WNBA Today, 06/03/2012: A Barnburner and a Blowout

Two games this Saturday night in the WNBA, one a wild matchup with crazy comebacks and buzzer-beaters galore, the other a demolition that sent a fanbase into yet further despair. Guess which one we’re going to start with?

Atlanta isn’t usually a fun place to arrive on the second half of a back-to-back. All they want to do is run you out of the building, and less than 24-hours after scraping past the Mystics, you wouldn’t have blamed Chicago for letting this one slip away. That wasn’t how it played out.

It certainly looked like it was going that way in the early stages, though. Both teams opened with their usual starting fives, but Atlanta looked like the only team who’d shown up mentally in time for the tip. With their defense playing passing lanes aggressively, and Sancho Lyttle in particular snaking those long arms out to pick up a swathe of steals, the Dream ignited their running game in the opening quarter. And this team is hard to keep up with once they start rolling. Armintie Price and Lindsey Harding were the main beneficiaries, as fast break after fast break led to easy points for Atlanta, and even on the rare half-court possession they had so much momentum that scoring seemed easy. Chicago head coach Pokey Chatman called multiple timeouts to try to break the momentum, and sent in a host of reserves to see if they could do any better than her starters, but nothing was working. Amazingly, Atlanta’s lead hit 22 in the first quarter, and it seemed like a blowout of monumental proportions could be on the cards.

But just as quickly as Atlanta had turned on the afterburners and raced away from Chicago, the jet fuel ran out and the pace of the game died. This was what the Sky needed to do to stick with the Dream – kill the pace of the game, turn it into more of a halfcourt battle, and stop turning the ball over. Substitutions had an impact, with Atlanta unable to keep up their pressure when players like Cathrine Kraayeveld, Tiffany Hayes and Ketia Swanier replaced the starters. Serbian forward Sonja Petrovic, making her first appearance in the WNBA after recovering from a broken finger, also helped Chicago with her hustle and perimeter shooting.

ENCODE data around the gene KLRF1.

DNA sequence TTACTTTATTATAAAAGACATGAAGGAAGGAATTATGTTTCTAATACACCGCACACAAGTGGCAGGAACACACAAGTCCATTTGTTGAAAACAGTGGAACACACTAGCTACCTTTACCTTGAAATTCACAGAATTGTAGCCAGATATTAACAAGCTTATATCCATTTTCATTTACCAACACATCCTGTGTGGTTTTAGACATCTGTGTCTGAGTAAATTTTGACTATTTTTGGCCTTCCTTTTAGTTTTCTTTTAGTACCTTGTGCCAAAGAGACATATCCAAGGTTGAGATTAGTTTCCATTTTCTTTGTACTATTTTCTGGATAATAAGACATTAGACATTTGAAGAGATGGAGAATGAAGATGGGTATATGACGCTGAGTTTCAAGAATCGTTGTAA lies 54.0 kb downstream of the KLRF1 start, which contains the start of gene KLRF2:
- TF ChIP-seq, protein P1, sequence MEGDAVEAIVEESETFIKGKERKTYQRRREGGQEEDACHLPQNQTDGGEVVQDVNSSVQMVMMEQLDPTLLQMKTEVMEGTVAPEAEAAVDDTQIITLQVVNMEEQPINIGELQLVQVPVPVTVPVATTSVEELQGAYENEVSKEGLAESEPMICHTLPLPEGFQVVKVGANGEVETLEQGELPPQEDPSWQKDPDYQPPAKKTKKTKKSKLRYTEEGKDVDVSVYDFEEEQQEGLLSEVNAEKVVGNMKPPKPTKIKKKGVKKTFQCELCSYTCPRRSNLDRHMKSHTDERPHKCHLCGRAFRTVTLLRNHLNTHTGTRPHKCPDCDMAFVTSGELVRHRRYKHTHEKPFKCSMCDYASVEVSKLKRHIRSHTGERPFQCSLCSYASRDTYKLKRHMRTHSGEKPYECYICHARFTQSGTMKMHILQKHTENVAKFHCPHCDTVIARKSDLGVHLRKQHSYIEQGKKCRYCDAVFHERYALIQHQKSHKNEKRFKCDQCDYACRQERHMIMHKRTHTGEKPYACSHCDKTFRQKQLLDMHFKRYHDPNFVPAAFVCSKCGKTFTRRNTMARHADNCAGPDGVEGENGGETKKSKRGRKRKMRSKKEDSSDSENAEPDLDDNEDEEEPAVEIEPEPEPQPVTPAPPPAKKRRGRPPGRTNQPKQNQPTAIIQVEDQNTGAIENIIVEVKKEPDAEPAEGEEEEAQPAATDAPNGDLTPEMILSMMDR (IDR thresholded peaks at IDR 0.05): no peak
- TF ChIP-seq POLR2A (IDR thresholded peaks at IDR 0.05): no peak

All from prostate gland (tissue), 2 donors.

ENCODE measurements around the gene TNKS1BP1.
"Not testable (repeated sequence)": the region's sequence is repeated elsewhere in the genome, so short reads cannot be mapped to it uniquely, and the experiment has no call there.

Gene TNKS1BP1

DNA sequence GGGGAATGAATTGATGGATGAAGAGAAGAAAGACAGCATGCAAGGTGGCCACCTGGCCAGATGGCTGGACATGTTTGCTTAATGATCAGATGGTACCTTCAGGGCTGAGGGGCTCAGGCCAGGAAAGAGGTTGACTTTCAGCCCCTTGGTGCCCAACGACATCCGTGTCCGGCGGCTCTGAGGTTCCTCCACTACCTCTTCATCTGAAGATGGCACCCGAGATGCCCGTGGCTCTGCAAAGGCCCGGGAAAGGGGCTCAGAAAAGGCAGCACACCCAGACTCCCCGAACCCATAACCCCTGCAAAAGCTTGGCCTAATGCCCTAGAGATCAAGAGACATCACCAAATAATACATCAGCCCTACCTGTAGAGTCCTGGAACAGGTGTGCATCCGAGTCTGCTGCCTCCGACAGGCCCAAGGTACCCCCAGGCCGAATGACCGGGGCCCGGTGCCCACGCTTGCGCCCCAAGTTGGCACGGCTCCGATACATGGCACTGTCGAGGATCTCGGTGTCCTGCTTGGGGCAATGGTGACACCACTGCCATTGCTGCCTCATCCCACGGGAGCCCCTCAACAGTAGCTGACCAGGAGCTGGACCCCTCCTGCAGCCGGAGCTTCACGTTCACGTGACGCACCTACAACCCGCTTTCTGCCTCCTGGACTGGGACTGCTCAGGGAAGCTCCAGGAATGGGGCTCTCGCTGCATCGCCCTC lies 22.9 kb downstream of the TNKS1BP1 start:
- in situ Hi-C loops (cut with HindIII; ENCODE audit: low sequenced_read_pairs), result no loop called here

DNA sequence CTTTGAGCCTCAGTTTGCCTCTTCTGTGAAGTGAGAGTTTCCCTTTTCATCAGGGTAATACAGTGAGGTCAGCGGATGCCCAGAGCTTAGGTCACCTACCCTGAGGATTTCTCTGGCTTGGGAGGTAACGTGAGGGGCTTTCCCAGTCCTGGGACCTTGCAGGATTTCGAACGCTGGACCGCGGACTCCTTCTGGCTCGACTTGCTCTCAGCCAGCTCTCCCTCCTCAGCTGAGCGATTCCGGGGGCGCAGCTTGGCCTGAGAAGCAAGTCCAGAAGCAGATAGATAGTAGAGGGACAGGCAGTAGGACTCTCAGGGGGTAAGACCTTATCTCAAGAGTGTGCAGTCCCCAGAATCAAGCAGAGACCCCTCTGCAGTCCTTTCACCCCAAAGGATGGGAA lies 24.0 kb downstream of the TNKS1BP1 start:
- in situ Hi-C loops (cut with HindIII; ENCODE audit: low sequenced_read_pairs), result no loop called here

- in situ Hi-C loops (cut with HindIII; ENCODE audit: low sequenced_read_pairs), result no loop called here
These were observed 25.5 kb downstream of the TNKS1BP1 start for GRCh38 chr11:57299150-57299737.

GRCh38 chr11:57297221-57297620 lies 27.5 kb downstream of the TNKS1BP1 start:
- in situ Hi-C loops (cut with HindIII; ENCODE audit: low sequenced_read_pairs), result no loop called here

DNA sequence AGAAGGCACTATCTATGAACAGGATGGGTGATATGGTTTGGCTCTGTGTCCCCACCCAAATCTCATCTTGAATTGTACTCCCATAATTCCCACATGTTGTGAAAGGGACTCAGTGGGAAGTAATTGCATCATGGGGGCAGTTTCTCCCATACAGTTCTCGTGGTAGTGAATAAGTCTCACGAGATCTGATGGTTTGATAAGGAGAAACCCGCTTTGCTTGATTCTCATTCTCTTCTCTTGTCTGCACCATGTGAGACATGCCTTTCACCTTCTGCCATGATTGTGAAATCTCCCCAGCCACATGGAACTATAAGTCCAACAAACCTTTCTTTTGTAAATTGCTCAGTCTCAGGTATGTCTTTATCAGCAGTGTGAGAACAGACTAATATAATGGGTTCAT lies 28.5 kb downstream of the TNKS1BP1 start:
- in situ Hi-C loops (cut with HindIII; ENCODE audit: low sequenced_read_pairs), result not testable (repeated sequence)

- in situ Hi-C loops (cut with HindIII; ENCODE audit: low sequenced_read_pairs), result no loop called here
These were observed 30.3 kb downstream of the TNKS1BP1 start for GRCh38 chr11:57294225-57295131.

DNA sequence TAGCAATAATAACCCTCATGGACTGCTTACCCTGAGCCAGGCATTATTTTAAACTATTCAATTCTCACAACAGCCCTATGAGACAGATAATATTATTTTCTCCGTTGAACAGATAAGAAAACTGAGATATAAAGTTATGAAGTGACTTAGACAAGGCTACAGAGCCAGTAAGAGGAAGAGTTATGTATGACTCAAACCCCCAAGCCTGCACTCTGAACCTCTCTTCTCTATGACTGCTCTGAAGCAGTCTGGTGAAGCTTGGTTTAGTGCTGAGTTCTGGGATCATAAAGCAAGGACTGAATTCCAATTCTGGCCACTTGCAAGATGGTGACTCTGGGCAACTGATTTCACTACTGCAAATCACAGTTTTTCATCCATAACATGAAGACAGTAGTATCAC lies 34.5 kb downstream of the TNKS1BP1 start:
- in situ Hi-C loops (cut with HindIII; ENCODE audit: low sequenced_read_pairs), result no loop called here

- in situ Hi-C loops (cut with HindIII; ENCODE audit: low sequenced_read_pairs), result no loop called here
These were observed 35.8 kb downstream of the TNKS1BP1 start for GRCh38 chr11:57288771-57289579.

The starters returned for Atlanta, but they couldn’t pick the energy back up, and the game had clearly turned. Now, rather than Chicago turnovers and Atlanta breakouts leading to all the scoring, the Sky’s overwhelming dominance on the boards had come to the fore. At either end, Chicago were favourites for anything that didn’t drop in, and that wiped out Atlanta’s lead. The gap that had been 22 dropped as low as 2 in the second quarter, although Atlanta managed to inch their way to a 46-40 advantage at the half.

It was an extraordinary first half, like two completely different games had somehow balanced out and ended up almost tied. Chicago were ‘up’ 16-6 in turnovers in the first half, and up 19-7 on the glass. Atlanta had a 17-2 advantage in fastbreak points. Just a crazy 20 minutes of basketball.

Unfortunately for Atlanta, the third quarter picked up where the second had left off. They weren’t creating turnovers any more, and without those easy points their offense had dried up. Still getting destroyed on the glass by Sylvia Fowles and her cohorts, the Sky now had a considerable edge. Epiphanny Prince was also continuing her strong start to the season, knocking down shots as the Sky’s primary perimeter weapon, and even grabbing a few rebounds herself.